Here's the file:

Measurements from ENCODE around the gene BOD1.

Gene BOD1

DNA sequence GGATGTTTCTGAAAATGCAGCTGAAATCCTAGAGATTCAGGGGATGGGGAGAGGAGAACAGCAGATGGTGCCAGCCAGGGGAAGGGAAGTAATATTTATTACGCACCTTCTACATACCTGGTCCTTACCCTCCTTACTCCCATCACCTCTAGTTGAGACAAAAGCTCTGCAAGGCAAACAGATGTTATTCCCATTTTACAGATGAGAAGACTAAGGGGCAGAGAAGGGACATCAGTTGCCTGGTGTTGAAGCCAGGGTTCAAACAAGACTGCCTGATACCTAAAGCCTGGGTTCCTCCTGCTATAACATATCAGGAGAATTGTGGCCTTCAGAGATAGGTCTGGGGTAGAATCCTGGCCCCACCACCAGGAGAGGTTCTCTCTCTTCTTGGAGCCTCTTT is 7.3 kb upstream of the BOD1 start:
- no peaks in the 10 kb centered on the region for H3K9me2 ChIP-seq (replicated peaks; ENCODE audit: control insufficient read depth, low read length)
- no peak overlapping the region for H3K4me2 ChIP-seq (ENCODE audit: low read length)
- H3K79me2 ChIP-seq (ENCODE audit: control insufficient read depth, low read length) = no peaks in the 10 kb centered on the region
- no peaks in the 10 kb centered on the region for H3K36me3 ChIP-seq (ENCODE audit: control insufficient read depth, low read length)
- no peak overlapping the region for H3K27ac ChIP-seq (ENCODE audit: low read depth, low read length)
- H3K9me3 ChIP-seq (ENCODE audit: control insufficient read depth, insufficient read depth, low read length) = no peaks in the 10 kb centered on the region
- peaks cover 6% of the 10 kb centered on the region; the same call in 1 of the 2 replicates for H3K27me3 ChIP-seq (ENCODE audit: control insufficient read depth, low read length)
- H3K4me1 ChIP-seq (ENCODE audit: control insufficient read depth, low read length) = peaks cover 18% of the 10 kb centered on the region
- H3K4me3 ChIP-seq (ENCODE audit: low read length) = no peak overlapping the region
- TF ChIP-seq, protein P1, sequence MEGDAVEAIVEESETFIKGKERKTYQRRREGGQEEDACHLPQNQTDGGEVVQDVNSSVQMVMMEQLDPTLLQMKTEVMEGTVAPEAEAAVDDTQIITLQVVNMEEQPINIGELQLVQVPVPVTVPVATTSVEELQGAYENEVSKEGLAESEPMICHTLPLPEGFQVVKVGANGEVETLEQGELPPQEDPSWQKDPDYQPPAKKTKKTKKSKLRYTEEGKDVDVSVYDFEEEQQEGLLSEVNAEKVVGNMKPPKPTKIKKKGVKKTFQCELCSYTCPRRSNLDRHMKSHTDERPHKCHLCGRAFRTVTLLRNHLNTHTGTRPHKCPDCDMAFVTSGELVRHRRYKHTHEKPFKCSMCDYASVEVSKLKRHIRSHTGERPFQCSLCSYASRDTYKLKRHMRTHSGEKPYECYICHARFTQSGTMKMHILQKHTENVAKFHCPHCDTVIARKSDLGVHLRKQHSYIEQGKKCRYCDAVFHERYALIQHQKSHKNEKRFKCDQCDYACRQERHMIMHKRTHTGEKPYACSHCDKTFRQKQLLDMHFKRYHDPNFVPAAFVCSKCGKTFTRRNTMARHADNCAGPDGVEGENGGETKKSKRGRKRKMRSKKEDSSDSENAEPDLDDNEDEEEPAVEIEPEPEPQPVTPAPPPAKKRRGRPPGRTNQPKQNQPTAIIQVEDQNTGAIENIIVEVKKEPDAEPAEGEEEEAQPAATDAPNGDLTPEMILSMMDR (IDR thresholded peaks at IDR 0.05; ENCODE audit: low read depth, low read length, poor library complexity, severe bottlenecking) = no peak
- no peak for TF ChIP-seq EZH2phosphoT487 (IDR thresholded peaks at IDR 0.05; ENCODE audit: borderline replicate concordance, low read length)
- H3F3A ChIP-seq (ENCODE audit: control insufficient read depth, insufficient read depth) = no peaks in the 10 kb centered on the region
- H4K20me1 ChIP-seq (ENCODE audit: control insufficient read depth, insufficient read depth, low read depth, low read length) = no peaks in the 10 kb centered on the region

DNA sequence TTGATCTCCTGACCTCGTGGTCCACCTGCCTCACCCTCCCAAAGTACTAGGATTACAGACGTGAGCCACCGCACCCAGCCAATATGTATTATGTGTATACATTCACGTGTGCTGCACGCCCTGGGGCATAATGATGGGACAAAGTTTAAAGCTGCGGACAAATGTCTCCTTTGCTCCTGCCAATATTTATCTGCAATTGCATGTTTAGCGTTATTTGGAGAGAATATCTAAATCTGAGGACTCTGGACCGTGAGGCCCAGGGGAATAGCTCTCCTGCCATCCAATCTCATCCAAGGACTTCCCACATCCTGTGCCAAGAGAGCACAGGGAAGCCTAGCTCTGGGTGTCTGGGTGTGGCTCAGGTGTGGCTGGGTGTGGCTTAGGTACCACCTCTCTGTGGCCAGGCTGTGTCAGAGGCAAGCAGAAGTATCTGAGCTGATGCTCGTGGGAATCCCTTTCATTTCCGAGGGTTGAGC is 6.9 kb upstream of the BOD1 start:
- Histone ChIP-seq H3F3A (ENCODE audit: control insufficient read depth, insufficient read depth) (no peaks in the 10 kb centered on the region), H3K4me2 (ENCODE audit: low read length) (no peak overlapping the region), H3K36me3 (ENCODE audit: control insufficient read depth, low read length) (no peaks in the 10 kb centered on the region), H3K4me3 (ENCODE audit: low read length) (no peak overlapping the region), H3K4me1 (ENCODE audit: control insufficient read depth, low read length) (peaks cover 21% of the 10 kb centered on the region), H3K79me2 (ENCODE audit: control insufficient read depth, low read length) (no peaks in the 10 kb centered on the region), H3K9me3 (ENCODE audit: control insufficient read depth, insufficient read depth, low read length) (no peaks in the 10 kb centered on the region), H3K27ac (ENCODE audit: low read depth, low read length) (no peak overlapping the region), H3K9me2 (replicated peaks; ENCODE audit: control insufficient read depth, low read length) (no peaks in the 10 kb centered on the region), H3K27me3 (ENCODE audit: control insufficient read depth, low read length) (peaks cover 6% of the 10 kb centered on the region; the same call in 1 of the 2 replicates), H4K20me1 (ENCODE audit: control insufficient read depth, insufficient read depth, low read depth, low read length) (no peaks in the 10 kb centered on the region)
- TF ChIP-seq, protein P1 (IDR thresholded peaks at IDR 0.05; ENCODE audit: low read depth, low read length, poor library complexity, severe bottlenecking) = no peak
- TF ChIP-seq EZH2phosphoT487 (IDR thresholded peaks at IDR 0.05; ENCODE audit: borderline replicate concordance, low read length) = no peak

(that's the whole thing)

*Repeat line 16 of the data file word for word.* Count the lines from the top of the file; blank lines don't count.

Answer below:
- H4K20me1 ChIP-seq (ENCODE audit: control insufficient read depth, insufficient read depth, low read depth, low read length) = no peaks in the 10 kb centered on the region